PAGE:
Breaking cycle of academic failure Disabilities: Kennedy Krieger specialists make a diagnosis, prescribe medications and suggest steps to help learning-disabled students.

July 28, 1996|By Janice D'Arcy | Janice D'Arcy,SUN STAFF

At Patterson High School, Kelly Arnold had juggled soccer and band and made the honor roll despite average grades in English. Excelling in the sciences, she was accepted into a medical technician training program at Villa Julie College.

As a freshman, she breezed through the basic sciences but was stumped by the required English course. "I tried really hard, I went to the learning lab and counselors would say, 'You have all the ideas, this will be a great paper,' but then I'd write and get an F. I don't think my professors believed that I was working so hard," Arnold recalled.

She repeated the cycle of failure in English twice more before a perceptive instructor referred the sophomore to a center for learning disabilities. That was the beginning of the end of failure for Arnold, who at 21 became one of the first college students to be diagnosed with a learning disability by Baltimore's Kennedy Krieger Institute.

She and a dozen other students were part of a pilot program, one of the nation's first, that subjects older students to the vigorous interdisciplinary evaluation usually given young pupils. Previously, college-age students had to see private specialists, and coordinate a number of experts' diagnoses to confirm suspicions of a learning disability.

Dr. Bruce Shapiro, director for the center for learning disabilites at Kennedy Krieger, defines the disability as a neurological problem with organization, concentration or attention. He estimates that 1 to 3 percent of the college population has an unidentified learning disability.

Based on the success of the pilot program, Kennedy Krieger officials have decided to continue the college-age evaluations on a case-by-case basis. With the tests ranging in cost from $1200 hTC to $1800, financial assistance is available to those who do not have medical insurance coverage.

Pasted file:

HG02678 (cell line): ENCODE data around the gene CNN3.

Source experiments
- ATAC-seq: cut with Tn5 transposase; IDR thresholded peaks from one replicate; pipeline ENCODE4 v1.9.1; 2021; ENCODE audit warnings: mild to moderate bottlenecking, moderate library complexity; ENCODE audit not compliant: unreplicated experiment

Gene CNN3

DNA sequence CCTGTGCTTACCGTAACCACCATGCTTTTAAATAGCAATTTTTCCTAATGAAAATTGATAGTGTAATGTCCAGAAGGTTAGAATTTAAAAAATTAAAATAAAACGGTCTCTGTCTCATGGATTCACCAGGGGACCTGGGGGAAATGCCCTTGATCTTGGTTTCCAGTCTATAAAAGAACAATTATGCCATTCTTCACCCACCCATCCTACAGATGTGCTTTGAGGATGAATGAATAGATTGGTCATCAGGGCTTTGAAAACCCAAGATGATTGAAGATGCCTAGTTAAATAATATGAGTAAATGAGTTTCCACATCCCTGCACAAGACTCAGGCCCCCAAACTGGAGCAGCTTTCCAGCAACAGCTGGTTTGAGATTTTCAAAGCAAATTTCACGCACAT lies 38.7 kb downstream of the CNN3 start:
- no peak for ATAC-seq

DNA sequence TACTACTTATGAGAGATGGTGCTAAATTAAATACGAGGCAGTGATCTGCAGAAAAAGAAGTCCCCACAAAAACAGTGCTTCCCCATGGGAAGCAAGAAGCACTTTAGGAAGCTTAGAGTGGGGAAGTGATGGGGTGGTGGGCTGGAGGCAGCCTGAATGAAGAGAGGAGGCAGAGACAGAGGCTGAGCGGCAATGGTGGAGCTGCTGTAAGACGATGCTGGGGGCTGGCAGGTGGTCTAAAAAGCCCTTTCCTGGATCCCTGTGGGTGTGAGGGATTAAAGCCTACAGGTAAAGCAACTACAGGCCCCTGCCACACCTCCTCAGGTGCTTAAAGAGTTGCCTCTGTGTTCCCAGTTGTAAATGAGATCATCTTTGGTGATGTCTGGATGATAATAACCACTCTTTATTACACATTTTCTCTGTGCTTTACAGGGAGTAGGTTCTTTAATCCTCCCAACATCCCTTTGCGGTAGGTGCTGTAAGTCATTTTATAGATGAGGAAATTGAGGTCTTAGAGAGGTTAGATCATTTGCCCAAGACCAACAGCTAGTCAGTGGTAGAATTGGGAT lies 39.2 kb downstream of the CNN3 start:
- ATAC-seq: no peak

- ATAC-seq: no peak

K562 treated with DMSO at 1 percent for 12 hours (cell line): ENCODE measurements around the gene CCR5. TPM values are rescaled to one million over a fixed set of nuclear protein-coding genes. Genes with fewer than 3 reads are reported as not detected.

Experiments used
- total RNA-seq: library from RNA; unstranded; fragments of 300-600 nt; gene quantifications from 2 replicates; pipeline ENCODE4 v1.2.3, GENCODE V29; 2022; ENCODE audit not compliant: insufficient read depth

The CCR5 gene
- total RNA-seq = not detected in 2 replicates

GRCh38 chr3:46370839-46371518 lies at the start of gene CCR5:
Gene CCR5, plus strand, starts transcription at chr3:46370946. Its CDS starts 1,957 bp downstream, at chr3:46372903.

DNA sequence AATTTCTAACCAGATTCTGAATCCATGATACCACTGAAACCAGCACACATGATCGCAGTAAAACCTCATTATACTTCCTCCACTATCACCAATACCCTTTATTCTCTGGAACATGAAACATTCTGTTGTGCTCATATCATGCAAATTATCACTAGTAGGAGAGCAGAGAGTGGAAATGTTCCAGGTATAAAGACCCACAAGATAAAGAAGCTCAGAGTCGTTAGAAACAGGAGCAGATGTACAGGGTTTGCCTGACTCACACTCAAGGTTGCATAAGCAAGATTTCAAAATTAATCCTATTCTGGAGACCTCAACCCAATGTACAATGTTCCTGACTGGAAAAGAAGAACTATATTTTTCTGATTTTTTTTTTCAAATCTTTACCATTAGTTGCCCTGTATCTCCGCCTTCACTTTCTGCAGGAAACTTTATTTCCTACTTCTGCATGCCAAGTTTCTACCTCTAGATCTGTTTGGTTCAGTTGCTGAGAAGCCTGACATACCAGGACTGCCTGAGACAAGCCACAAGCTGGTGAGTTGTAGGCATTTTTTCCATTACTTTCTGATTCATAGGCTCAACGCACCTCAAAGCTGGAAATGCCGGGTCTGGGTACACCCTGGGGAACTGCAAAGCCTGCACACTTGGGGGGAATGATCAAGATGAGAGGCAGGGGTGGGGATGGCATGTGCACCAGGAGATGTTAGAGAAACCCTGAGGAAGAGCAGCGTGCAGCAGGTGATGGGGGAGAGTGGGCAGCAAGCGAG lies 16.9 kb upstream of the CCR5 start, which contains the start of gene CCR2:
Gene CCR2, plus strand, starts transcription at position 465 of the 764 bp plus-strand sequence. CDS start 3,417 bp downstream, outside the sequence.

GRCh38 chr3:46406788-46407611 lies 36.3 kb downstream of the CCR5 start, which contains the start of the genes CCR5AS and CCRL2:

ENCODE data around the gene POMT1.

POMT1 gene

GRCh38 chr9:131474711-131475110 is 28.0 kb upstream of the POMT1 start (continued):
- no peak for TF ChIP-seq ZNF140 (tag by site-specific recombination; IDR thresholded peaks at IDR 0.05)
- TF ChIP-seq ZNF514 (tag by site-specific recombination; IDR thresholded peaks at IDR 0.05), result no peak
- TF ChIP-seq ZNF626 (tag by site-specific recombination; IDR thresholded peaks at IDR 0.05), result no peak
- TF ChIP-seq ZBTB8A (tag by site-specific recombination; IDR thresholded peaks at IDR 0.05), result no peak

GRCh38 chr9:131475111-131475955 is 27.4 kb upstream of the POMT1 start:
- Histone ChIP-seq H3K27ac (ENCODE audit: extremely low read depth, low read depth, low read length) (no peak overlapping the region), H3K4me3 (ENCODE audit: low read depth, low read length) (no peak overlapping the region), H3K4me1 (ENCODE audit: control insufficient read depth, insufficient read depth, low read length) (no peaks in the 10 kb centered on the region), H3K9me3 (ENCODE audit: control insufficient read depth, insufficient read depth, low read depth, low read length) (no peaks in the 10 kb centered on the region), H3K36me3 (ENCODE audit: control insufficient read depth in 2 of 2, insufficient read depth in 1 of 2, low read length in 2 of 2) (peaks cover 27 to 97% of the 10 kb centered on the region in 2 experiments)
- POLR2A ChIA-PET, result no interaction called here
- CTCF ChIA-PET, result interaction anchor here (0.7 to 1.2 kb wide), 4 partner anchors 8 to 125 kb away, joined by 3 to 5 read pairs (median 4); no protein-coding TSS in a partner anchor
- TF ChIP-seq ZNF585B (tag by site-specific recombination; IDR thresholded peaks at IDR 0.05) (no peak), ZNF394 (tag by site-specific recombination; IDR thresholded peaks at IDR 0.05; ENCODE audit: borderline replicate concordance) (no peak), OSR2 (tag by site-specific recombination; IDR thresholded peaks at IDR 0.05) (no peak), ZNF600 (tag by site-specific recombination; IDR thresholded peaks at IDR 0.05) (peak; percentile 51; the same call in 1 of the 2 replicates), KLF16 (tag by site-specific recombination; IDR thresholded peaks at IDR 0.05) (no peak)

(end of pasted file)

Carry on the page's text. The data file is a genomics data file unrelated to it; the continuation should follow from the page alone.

Using a battery of tests, including an IQ test and speech and language evaluations, a team of Kennedy Krieger specialists make a diagnosis, prescribe any appropriate medications, furnish a written evaluation and often make recommendations to professors.

For example, they may call for more handouts in class. At Villa Julie, Arnold was given extra time on exams and access to lecture notes. She earned an associate's degree last spring and is transferring this fall to the University of Maryland at Baltimore.

Though specialists caution there is no "average" learning disabled student, Sheldon H. Horowitz, the director of professional services at the National Center for Learning Disabilities, said a typical college student who has an undentified disability is 'very bright, very industrious and through their hard work has been able to compensate in elementary and high school."

It is when these students enter college -- an atmosphere with much less structure and support -- that their problems with concentration, attention or organization hurt their grades.

"Most of these students aren't used to failure. They get frustrated, some get depressed, which leads to worse concentration. Eventually they'll drop out. That cycle of self-denegration, blame and guilt can be broken once the source of the problem is identified -- most of the relief comes in the diagnosis.' said Dr. Marge Fessler, a supervisor at Kennedy-Krieger.

Arnold agrees. When she was diagnosed last year with an inability to express herself verbally and in written form and with Attention Deficit Disorder, her confidence was restored. What she needed was the knowledge that she still "had what it takes."

"I just have to work a little harder, a little differently," she said.

Pub Date: 7/28/96

Baltimore Sun Articles
|
|
|
Please note the green-lined linked article text has been applied commercially without any involvement from our newsroom editors, reporters or any other editorial staff.